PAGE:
“I like to be the witness of historical moments”: Chris Jackson tells about his life of photographer of Elizabeth II

“Royal” photographer for nearly twenty years, Chris Jackson publishes Elizabeth II : A Queen of our time (published by Rizzoli) and tells us about his daily life alongside the queen.

It was primarily the promise of many trips that made Chris Jackson want to become a photographer for British royalty. A strand backpacker at heart, he confides that he wrote his last book, Elizabeth II : A Queen of our Time published by Editions Rizzoli, from the backseat of many taxis and on various long-haul flights. “It was a very stressful experience,” admits Chris Jackson. But when you spend your life traveling, you have no choice but to stick to it as soon as you have a free moment ”.

As a young photographer, he had joined the Getty Images agency with no specific intention of making his career there but after being sent in the footsteps of the royal family of England during several official events, he took a liking to it and decided to become a specialist. “I quickly realized that I loved witnessing historic moments and that I loved photographing people that millions of people care about,” admits Jackson. I have the chance to produce images which will become archives and which will still be viewed in twenty or a hundred years ”.

“The royal family is very ‘feel-good’ in its communication”

In the past, the royal family has often called on star photographers, such as Cecil Beaton, to take their official portraits. Chris Jackson stands out of the lot because if he signs official portraits and immortalizes intimate moments of their family life, he also follows the members of the British royalty on their official tours to the four corners of the world, thus producing to produce a complete work which reflects their lives from all angles.

© Jeff Spicer / Getty Images Chris Jackson, Queen’s photographer.

«The royal family is very ‘feel-good‘in his communication, reports the British photographer. It is very gratifying to be at the forefront of historic weddings, baptisms of new members and other important celebrations ”. The Windsors’ happy moments are an essential part of his work as a photographer, but Chris says highlights could have been solemn occasions. “I am thinking in particular of the funeral of Prince Philip last April,” he says. The coffin passed very close to me and I realized the weight of what was happening in front of my eyes ”.

“You don’t photograph the Queen the same way you photograph Prince George”

Each session with the royal family reserved for the photographer its share of surprises and the degree of formality which varies according to the subject. “You don’t photograph the Queen the same way you photograph Prince George,” he jokes, refusing to reveal which member of the royal family is the most demanding in terms of protocol. “We get to know them over the years and cultivating all these relationships has allowed me to know how to work best with each other.”

Chris Jackson has fond memories of backstage at the Invictus Games where he followed Prince Harry. “The energy the prince puts into this charity, which is by far his most important work to date, is just indescribable. It is in these moments that he is really in his element ”. In addition, the photographer insists on the incredible welcome received by members of the British royal family when they travel abroad. “Several thousand people can come to meet them, he underlines. When Harry and Meghan arrived in the Fiji Islands, there were a lot of people present including many children”.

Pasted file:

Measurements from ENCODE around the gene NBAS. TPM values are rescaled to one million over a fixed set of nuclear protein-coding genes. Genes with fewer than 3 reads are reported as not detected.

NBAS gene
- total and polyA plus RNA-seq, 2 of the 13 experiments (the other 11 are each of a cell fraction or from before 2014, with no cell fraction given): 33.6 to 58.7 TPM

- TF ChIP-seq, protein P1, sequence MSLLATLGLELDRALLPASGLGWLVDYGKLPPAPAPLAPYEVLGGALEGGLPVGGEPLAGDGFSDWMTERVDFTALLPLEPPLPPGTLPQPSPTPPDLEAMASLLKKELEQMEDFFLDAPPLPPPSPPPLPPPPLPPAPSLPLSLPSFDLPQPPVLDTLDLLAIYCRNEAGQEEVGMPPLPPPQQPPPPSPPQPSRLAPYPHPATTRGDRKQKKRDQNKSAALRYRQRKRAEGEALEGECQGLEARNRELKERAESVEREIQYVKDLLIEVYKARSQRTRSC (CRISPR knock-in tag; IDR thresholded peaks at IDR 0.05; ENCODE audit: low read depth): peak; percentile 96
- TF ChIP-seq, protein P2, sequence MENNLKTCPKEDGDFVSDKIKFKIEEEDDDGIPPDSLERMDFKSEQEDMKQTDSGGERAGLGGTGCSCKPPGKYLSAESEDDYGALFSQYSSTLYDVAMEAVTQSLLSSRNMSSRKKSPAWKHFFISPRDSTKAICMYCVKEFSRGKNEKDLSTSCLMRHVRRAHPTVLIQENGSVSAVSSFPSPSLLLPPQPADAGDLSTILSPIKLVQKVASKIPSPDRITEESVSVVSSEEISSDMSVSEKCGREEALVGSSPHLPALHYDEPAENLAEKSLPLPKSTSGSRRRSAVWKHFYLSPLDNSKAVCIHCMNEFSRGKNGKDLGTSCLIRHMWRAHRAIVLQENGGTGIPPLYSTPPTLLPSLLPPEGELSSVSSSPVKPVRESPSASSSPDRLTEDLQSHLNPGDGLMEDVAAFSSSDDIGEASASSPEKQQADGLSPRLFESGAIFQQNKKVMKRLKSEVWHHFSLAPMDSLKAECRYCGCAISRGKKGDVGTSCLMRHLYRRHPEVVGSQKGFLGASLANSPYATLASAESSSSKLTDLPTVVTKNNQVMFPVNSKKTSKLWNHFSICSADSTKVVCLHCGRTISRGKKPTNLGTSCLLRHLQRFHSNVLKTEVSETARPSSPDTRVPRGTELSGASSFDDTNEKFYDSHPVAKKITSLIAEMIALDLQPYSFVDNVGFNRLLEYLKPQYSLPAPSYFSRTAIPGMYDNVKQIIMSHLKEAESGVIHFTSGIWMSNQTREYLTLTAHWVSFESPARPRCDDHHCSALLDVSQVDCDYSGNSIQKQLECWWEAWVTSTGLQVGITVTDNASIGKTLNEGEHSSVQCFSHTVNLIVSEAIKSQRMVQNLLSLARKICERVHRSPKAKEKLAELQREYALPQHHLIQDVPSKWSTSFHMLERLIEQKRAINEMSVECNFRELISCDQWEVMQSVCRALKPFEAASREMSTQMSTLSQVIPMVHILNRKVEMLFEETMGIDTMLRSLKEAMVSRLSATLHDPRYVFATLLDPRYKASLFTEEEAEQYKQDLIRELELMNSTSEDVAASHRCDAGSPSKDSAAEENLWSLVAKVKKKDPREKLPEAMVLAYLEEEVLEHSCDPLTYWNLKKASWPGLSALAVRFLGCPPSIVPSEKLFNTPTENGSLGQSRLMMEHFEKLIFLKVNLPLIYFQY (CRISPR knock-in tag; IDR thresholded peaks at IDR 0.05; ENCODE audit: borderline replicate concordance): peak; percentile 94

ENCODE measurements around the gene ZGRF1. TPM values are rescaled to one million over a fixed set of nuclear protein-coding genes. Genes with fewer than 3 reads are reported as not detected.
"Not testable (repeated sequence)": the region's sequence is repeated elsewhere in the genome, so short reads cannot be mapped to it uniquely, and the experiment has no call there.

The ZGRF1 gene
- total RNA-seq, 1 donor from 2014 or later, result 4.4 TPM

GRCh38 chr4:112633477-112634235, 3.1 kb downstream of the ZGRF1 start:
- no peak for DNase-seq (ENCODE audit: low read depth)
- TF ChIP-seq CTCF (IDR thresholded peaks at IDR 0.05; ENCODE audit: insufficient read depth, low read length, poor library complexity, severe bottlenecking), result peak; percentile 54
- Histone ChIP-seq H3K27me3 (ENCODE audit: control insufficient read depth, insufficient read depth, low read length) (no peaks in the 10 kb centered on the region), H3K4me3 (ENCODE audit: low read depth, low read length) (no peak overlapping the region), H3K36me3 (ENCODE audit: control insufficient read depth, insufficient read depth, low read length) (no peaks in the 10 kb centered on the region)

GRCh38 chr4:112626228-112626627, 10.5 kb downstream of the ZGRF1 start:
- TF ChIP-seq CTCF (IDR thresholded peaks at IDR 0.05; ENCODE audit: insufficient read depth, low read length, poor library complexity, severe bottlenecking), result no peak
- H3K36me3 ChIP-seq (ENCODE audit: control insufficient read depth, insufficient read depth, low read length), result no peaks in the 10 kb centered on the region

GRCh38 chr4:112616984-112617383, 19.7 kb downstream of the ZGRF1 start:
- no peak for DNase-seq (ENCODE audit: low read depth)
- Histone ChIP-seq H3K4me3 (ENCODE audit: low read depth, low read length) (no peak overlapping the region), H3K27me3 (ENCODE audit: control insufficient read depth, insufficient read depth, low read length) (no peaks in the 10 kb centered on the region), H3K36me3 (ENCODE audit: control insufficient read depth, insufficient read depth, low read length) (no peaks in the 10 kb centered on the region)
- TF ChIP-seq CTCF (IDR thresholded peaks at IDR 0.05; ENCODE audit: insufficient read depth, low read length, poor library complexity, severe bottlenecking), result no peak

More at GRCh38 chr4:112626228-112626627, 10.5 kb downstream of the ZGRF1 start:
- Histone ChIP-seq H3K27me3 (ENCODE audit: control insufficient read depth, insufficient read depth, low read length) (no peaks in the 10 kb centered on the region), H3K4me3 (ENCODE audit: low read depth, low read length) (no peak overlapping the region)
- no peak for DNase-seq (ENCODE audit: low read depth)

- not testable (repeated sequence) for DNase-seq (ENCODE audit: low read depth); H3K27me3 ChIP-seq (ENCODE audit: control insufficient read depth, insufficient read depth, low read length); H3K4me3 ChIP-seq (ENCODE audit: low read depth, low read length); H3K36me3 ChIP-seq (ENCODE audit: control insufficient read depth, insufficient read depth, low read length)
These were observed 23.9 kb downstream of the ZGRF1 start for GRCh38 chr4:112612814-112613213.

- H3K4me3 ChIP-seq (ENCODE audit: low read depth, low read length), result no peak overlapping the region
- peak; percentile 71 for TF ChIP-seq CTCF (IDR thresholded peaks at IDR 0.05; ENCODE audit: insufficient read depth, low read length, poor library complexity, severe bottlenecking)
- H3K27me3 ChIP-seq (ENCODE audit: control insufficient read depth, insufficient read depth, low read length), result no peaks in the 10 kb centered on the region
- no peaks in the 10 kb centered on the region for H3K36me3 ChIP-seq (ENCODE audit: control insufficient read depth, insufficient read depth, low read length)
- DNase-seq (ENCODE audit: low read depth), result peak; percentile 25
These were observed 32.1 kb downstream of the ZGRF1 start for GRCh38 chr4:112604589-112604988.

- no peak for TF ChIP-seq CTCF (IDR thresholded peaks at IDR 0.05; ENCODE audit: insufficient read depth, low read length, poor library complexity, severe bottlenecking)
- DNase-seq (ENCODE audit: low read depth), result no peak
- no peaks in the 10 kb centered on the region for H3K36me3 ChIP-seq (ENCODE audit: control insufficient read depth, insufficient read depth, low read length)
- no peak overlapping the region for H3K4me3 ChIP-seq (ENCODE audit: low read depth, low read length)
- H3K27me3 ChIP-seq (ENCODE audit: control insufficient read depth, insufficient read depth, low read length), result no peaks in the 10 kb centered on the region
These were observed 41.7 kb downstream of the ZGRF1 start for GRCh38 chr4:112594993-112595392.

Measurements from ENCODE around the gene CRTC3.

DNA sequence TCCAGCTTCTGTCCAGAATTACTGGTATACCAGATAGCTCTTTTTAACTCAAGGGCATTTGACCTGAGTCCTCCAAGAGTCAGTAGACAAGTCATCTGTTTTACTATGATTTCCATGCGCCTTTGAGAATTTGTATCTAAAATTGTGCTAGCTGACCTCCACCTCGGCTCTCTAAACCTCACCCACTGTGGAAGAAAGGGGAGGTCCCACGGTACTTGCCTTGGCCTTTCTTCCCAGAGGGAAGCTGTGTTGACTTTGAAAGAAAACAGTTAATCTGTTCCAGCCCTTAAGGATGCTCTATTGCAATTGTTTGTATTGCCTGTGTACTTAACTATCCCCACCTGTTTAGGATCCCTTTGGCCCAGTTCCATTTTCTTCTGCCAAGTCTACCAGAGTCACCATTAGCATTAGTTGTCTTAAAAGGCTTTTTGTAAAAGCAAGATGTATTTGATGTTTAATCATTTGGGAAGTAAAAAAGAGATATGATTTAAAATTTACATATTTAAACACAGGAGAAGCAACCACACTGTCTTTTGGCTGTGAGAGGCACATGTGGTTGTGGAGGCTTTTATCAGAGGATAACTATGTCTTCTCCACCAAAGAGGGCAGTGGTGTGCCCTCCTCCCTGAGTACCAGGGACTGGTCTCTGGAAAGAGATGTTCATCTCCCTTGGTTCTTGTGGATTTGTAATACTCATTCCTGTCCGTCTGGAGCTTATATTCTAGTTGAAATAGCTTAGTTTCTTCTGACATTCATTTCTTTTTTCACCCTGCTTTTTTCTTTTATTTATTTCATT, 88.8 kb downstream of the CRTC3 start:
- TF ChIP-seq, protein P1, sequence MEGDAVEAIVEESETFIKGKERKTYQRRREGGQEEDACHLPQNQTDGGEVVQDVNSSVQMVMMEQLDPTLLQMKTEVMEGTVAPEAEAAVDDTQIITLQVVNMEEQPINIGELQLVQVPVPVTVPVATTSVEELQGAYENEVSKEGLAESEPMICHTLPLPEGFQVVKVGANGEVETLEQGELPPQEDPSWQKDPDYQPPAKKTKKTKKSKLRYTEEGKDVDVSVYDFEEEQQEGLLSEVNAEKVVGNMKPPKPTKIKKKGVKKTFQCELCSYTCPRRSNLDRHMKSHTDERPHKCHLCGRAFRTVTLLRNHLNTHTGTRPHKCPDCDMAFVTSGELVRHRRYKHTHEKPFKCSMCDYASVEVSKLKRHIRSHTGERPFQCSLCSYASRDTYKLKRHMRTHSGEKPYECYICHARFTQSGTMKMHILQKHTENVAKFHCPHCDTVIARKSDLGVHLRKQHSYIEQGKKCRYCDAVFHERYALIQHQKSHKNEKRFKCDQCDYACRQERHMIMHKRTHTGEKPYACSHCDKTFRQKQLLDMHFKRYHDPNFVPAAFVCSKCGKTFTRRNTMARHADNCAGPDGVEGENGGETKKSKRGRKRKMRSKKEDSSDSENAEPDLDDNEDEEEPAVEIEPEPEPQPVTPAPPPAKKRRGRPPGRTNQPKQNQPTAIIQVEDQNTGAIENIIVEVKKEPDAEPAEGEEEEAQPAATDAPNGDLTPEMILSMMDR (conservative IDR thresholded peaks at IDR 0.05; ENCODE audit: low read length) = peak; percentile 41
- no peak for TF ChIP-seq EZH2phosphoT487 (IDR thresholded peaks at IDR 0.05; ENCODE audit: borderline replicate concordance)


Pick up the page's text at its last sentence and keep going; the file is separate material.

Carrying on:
One of the reasons for the photographer’s success is undoubtedly his ability to capture moments of spontaneity, which are rare among the Windsors. the days are millimeter with quasi-military rigor. Chris Jackson readily admits that compared to stars from Hollywood or elsewhere: “The Royals are extremely punctual.”

On the occasion of the Prince of Wales’ 70th birthday, he had been asked for a family photo which brought together the Cambridge and the Sussexes around Charles and Camilla. The shot made memorable by generalized laughter had been around the world in just a few hours and the international press continues to speculate on what may have caused such hilarity, but Chris Jackson will decline to say more for reasons of confidentiality. No question of betraying the secrets of the royal family.

The days of dusty portraits are definitely over

In office for twenty years, Chris Jackson sees how the Queen has evolved in her way of communicating. The arrival on social networks of various members of the royal family was a drastic change because now they have a direct channel of communication with the public. The photographer had also photographed the queen sending her very first tweet in October 2014.

The way the Royals agree to be photographed has also changed and the time of dusty portraits is definitely over. Kate the Duchess of Cambridge no longer hides her interest in photography and regularly posts pictures of her children. “She’s extremely talented,” comments Chris soberly.

For the British photographer, his best ally during his career has been its extraordinary adaptability. “Some days, you find yourself in an intimate session with one or more members of the royal family, supported by three or four assistants, then the next day, you are in Kenya photographing Prince William with a huge elephant. You have to know how to adapt in all circumstances and of course always renew yourself ”. After all, you can’t improvise a photographer of the royal family!

Photo credits: Chris Jackson / Getty Images

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